Specifically, let us look at the most likely big name free agents in 2015 and 2016: Rondo, Gasol, Love, Conley.  All four players will be in the 7-9 years in the NBA tier of maximum contracts: Rondo = 9th, Gasol = 7th, Love = 7th/8th, Conley = 9th. Potential max deals for these players would entitle them to 30% of the salary cap (as 105% of their final year salaries will wind up less than 30% of the cap…especially using this cap projection). Also, if you have already read footnote 1, you know that the starting salary of any one of those contracts would actually take up less than 30% of the cap. A rough estimation would put their starting salaries at around $18 million. While Anthony would receive 7.5% raises, these players would only receive 4.5% raises, helping to avoid the luxury tax and maintain flexibility. All these players are younger than Anthony (5/29/84) as well: Rondo (2/22/86), Gasol (1/29/85), Love (9/7/88), Conley (10/11/87). If you want to further the argument, you could say that Rondo (shooting ability) and Gasol (age) might not even command maximum-level contracts on the free market [7].

If Anthony resigned with the Knicks, and they had just Shumpert, Hardaway, Smith, Felton, a 1st rounder from 2015, and a 2nd rounder from 2014, the Knicks would likely have room for one max contract. Maybe, if they manage their cap to perfection could they resign Anthony and have room for two max players [8].

If the Knicks let Anthony go, they could go after one max player in 2015, another in 2016, and have plenty of cap space to either make trades, sign quality roles players, etc., depending on the nature of Shumpert’s contract extension.

If the Knicks deal Felton and Smith for either picks or in salary dumps, they could sign three max players in 2015. Given my projection of a $65.7 million salary cap, Shumpert ($6.5 million), Hardaway ($1.3 million), a 1st rounder ($1 million), with 12 rookie minimum salary cap holds (let us say 500K a piece for a total of $6 million) gives the Knicks $40.9 million in cap space. The Knicks could have a maximum of $57.9 million.

They can approach this number by trading J.R. Smith and, if need be, Raymond Felton, buying second round picks for cash, dealing that first round pick for 2nd rounders, and dealing any 2014 2nd round picks for 2015 second round picks [9]. If these moves yield six second round picks for the Knicks, then the Knicks would have $54.4 million in cap space. To sign Rondo, Love, and Gasol to max contracts, that would suffice.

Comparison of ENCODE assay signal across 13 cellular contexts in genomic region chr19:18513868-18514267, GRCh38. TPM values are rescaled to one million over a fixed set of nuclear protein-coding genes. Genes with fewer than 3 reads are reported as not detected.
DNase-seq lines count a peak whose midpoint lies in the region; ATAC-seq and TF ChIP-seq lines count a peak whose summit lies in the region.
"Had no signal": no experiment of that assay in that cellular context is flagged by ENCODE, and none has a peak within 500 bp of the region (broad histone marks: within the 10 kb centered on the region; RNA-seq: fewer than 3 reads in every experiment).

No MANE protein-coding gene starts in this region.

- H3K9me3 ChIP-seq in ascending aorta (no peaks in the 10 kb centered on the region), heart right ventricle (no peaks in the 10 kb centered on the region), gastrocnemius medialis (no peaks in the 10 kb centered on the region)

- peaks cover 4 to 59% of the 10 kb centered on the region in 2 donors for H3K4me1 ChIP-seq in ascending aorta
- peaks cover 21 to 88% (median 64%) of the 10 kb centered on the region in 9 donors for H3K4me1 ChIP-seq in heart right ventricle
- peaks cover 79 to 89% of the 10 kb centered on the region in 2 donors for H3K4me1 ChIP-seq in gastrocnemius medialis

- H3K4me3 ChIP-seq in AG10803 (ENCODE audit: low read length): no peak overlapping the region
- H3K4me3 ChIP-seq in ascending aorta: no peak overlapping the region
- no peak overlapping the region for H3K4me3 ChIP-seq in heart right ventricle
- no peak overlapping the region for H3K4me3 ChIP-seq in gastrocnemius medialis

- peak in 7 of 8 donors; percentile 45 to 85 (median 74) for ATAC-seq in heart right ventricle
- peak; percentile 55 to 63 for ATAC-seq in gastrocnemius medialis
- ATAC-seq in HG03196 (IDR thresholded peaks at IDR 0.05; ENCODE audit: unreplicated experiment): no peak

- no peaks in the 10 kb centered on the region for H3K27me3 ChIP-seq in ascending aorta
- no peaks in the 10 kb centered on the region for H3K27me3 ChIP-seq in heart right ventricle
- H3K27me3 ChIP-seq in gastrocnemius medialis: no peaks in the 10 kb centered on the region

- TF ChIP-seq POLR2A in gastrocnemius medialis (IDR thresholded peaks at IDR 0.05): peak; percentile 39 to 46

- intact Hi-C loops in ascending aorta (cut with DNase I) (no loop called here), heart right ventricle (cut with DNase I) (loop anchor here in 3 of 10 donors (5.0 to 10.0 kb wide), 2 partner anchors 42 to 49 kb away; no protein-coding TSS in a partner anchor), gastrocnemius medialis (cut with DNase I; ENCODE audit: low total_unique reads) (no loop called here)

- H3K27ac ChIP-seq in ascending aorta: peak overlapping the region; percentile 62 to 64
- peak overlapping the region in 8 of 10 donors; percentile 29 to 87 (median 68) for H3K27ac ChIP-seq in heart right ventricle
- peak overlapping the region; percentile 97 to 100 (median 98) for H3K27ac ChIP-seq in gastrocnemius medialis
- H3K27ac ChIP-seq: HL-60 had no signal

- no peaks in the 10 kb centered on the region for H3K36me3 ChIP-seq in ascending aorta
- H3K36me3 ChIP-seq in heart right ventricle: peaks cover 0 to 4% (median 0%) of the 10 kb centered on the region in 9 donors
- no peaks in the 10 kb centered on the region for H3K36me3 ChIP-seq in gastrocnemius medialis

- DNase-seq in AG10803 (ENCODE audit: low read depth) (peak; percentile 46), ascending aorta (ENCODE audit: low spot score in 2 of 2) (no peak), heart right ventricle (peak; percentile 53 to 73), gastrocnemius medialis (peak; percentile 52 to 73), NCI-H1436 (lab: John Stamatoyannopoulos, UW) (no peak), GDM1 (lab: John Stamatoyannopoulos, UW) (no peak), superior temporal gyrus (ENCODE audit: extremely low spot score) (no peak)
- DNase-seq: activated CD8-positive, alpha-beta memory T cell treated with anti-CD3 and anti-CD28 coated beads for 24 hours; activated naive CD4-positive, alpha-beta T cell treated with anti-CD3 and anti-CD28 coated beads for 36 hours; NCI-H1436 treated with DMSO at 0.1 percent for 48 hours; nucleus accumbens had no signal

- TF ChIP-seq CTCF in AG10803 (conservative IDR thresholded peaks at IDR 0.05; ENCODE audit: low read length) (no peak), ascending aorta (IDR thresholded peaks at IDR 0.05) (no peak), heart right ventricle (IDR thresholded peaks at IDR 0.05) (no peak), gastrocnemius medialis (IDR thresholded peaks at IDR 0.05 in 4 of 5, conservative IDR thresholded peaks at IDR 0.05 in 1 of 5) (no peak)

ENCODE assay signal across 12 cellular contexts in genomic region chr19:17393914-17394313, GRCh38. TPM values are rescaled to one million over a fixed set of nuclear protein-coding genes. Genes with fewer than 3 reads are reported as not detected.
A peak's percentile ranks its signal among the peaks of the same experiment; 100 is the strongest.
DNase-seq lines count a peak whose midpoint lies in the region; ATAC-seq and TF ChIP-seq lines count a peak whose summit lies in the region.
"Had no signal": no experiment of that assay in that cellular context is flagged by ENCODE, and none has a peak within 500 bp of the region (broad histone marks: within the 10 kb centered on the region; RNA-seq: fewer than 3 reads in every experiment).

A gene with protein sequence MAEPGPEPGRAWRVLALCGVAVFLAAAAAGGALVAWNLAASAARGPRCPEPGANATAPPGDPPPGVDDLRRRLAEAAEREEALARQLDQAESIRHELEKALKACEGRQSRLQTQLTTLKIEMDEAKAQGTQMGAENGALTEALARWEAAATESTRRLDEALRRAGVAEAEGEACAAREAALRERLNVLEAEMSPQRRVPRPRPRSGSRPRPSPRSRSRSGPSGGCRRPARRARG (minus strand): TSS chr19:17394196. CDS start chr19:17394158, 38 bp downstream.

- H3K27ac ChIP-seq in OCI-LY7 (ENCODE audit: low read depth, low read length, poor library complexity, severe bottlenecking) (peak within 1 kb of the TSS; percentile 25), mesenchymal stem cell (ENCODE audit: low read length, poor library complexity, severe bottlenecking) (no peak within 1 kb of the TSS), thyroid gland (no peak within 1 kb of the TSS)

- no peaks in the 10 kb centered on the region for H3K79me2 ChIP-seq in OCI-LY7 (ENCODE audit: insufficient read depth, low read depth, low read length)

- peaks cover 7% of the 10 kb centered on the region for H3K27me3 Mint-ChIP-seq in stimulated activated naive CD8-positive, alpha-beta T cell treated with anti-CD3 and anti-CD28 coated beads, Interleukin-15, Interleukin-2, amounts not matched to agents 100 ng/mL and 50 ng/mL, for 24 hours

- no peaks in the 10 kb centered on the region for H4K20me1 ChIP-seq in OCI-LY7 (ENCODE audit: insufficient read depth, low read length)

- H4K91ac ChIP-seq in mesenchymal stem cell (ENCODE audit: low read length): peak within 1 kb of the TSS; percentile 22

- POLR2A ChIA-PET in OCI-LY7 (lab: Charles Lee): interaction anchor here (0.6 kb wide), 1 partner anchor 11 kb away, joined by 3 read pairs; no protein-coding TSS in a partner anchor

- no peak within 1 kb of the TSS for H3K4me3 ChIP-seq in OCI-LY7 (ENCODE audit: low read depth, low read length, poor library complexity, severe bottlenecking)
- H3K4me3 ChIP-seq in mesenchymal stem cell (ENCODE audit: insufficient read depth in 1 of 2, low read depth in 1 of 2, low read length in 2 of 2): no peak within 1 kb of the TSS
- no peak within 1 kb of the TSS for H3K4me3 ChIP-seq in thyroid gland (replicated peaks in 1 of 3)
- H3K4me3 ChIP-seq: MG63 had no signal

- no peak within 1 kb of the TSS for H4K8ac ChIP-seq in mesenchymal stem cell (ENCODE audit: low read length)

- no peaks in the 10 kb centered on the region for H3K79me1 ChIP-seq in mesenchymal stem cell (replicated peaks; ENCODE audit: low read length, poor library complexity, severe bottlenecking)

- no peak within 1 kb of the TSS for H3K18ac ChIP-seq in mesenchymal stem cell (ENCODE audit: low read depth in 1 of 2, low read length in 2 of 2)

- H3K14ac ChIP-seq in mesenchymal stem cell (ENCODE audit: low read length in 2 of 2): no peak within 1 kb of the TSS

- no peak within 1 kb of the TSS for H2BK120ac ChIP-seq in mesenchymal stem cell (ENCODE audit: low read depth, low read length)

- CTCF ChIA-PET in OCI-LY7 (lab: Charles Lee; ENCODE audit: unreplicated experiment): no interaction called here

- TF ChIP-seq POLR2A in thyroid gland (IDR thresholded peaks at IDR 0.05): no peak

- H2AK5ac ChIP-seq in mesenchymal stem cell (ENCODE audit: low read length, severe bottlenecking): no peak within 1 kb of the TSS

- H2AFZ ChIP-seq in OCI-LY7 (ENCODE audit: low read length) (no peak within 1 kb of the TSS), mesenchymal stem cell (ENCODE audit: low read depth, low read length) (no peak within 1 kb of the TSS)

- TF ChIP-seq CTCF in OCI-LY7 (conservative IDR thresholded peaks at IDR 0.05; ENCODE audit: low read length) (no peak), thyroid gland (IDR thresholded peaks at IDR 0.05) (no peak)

Obviously, the Knicks would be pushing all their chips to the center of the table going after three max free agents in 2015. The Knicks would have a high probability of success in an effort to resign Carmelo Anthony and possibly add another maximum contract, which would keep the Knicks relevant in the playoffs. And I love Carmelo as a player. I think you can win a title with him as your best player, just like the Dallas Mavericks won in 2011 with Dirk Nowitzki. However, with this new CBA, his age, and his salary going forward, it seems improbable, if not impossible, to build that type of team around him [10]. So, if the Knicks want to contend for a title, sooner rather than later, it may be best to let Carmelo Anthony go, sooner rather than later.

1) From Larry Coon’s Salary Cap FAQ on how maximum salaries are calculated (Section 16): “They use a different cap calculation to determine the maximum salaries, which is based on 42.14% of projected BRI rather than 44.74%. In 2005 the sides negotiated a different formula for setting the salary cap but not maximum salaries, so the two became decoupled, and this continued in the 2011 agreement. For this reason the maximum salaries are not actually 25%, 30% or 35% of the cap, and instead are a slightly lower amount. For example, even though the salary cap for 2011-12 is $58.044 million and 25% of this amount is $14.511 million, the 0-6 year maximum salary is actually $12,922,194. In addition, for 2012-13 a 5.8% increase in maximum salaries was agreed to, even though the salary cap stayed the same as 2011-12.” If you want to be an NBA fan, this is a must read.